Mets get needed offense from behind plate in win
Catcher Buck contributes four RBIs as Mets tie series with Marlins
NEW YORK -- John Buck arrived in Flushing amid little fanfare. When the Mets traded R.A. Dickey to Toronto last winter for a package of prospects, Buck found himself thrust into the deal largely because the Blue Jays wanted to shed his $6 million salary. There was no press conference for Buck. There were no back pages.
But Buck has quickly developed into an indispensable member of the Mets. His two-run double Saturday set the stage for Daniel Murphy's winning RBI triple in a 7-3 victory over the Marlins at Citi Field. His nine RBIs lead the National League. His work with the pitching staff has drawn rave reviews.
"What he's done behind the plate has been just awesome," said third baseman David Wright.
Buck has been in the middle of just about everything, as he was Saturday when the Mets trailed by a run in the sixth. With two men aboard, Buck ripped a double just inside the third-base bag to plate Wright and Ike Davis, both of whom had singled with one out.
An inning later, Murphy tripled over a drawn-in outfield to give the Mets the lead for good.
"I didn't want to carry the atrocious at-bats I had already had all day to that one," said Murphy, who noted that he changed his approach mid-at-bat when Mike Baxter, who was on first base, moved to third on a steal and an error. "I just wanted to do enough to get him in."
Had Murphy looked over his shoulder back to the dugout, Buck might have been able to dispense some advice. No Mets hitter has been better at driving in runs this season than Buck, who sandwiched his double between sacrifice flies in the first and seventh innings.
Had the catcher not been so successful, his former batterymate Ricky Nolasco might have had a better afternoon. As it was, the Marlins starter gave up three runs in 5 1/3 innings.
"I knew coming into this arena, New York, that things would be heightened -- good, bad or indifferent," Buck said of his early success. "I kind of prepared myself to try to be numb to anything, and that's how I've approached it."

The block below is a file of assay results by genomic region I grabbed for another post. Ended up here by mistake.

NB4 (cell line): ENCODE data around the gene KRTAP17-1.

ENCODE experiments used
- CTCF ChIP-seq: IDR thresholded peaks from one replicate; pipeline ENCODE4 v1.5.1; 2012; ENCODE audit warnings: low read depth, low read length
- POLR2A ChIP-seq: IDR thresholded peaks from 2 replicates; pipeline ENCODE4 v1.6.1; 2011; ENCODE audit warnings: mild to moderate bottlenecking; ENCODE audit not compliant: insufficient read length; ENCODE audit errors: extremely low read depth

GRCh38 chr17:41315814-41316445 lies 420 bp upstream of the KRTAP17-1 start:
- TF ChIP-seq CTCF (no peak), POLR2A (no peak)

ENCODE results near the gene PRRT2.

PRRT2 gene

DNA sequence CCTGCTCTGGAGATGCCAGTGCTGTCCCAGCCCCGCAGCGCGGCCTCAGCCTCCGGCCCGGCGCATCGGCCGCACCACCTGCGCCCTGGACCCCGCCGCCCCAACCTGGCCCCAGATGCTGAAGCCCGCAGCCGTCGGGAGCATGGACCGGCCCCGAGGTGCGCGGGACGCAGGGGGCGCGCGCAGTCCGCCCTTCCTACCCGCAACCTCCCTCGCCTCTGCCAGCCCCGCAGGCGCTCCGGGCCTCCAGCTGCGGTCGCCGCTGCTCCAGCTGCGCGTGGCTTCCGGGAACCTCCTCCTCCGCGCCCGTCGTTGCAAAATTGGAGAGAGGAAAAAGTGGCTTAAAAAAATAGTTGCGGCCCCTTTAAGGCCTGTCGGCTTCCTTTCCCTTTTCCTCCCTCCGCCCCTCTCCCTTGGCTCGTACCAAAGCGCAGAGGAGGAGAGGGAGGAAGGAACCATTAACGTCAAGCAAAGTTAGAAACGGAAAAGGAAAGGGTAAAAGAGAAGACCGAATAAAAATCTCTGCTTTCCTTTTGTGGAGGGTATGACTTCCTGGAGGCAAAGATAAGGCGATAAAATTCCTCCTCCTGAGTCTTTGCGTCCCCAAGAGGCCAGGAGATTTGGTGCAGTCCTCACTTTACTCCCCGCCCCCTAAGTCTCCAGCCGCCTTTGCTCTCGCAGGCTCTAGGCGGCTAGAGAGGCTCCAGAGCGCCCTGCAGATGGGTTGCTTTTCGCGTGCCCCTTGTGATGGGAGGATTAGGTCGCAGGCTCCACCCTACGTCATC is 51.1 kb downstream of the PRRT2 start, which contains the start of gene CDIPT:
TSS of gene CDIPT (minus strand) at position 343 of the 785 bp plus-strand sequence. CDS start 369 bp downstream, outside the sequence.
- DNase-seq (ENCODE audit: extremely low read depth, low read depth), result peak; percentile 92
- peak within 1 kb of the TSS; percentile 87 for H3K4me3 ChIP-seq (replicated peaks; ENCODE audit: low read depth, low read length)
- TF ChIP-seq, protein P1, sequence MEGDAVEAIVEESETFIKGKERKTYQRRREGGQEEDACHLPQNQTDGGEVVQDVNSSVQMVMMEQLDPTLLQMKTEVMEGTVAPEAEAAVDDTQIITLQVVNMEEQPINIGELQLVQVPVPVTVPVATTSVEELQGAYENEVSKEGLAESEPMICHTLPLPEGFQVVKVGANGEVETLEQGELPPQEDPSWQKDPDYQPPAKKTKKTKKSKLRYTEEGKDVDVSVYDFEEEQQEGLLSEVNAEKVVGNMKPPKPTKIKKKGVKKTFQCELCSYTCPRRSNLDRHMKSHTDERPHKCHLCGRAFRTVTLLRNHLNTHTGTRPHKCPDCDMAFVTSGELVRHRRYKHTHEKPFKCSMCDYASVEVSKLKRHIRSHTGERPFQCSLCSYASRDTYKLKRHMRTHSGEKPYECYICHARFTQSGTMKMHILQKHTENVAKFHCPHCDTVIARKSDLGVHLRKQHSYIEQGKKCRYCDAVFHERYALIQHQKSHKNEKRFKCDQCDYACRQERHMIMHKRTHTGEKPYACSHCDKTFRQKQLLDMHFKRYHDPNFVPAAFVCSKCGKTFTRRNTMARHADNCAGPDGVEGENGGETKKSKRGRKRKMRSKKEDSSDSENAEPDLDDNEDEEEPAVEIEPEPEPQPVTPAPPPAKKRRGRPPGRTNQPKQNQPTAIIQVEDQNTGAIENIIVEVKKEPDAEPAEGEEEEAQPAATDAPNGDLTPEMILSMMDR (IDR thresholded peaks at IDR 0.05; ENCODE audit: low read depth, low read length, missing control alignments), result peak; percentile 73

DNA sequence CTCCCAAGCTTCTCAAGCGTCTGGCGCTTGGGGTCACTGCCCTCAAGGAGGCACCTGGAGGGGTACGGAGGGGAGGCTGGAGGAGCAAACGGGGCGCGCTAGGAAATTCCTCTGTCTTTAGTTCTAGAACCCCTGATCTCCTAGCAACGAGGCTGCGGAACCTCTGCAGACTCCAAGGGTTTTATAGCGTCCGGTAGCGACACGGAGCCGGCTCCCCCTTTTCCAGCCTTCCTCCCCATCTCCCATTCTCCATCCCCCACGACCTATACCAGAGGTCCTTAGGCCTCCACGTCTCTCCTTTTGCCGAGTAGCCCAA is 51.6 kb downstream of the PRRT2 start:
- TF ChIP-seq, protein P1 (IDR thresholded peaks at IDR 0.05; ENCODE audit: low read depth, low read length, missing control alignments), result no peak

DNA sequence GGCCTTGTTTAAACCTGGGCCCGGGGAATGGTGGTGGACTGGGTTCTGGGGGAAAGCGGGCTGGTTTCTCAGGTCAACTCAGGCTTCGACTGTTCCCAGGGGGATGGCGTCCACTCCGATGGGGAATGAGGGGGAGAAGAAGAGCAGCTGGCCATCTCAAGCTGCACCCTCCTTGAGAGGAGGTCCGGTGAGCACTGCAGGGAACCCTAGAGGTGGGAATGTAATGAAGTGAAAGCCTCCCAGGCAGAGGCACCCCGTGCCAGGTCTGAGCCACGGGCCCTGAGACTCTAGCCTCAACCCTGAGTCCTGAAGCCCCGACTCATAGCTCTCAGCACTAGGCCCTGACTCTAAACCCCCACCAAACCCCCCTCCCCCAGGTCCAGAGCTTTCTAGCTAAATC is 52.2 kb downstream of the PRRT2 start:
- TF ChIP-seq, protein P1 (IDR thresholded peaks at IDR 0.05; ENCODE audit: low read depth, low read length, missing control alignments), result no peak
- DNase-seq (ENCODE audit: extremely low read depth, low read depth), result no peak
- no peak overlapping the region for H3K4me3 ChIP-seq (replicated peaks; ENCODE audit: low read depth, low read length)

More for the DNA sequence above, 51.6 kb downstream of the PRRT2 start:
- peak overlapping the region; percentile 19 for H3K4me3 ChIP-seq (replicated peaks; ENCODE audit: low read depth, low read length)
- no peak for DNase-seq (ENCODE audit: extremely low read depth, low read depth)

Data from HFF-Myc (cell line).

It is not as if Buck's offense has materialized out of thin air. Once a top prospect boasting 20-homer potential, Buck was one of the better-hitting catchers in baseball for a brief period several years ago. A poor 2012 season made him expendable to the Marlins, then to the Blue Jays, ultimately resulting in his move to New York.
The Mets received him with open arms, largely because they received so little offensive production last year from Josh Thole, their primary catcher. But they were well aware of Buck's reputation as a game-caller, which was significant; the Mets knew that if they were to compete with any consistency this season, they would need their pitching staff to shine.
Through five games, it has. With Buck behind the plate for every inning of every game, Mets starting pitchers have compiled a 1.41 ERA. Jon Niese actually increased that number Saturday against the Marlins, allowing one earned run and one unearned run over six somewhat frustrating innings.
Bloops, bleeders and infield hits conspired against Niese, as did two double-play attempts the Mets could not turn. One of them resulted in shortstop Ruben Tejada's fourth error in five games, a troubling trend on defense.
But Niese "felt great," in his own words, "and Buck called a great game."
"He never takes a pitch off," Niese said. "He reads hitters well. He reads their swings well. He can read their approach, and we always have a good plan going into the game."
Ever the center of attention these days, Buck was involved in a bizarre play in the seventh inning, when Greg Dobbs singled home Juan Pierre with the tying run. After crossing the plate, Pierre barreled into Buck as he ran up the line to field Mike Baxter's throw. Because Buck presumably had a play on Dobbs at second base, umpire Jim Joyce called inning-ending interference.
Buck, Mets manager Terry Collins and bench coach Bob Geren, a former catcher, all said they had never seen anything like it.
"I don't think it changed the momentum of the game," said Marlins manager Mike Redmond, another former backstop. "We weren't able to execute."
The Mets certainly were, in multiple phases of the game. Wright and Baxter both reached base safely three times and recorded key stolen bases, furthering Mets rallies. Davis rapped out two hits, including one to the opposite field. Tejada recovered from his early error to make a fine defensive play in the ninth, after Murphy came through with some well-executed situational hitting.
But the key for the Mets all day was Buck.
"He's a good baseball player," Collins said. "It's fun to listen to him in the dugout. If I was a young catcher, I'd be hanging around him. I'd be learning some things from him."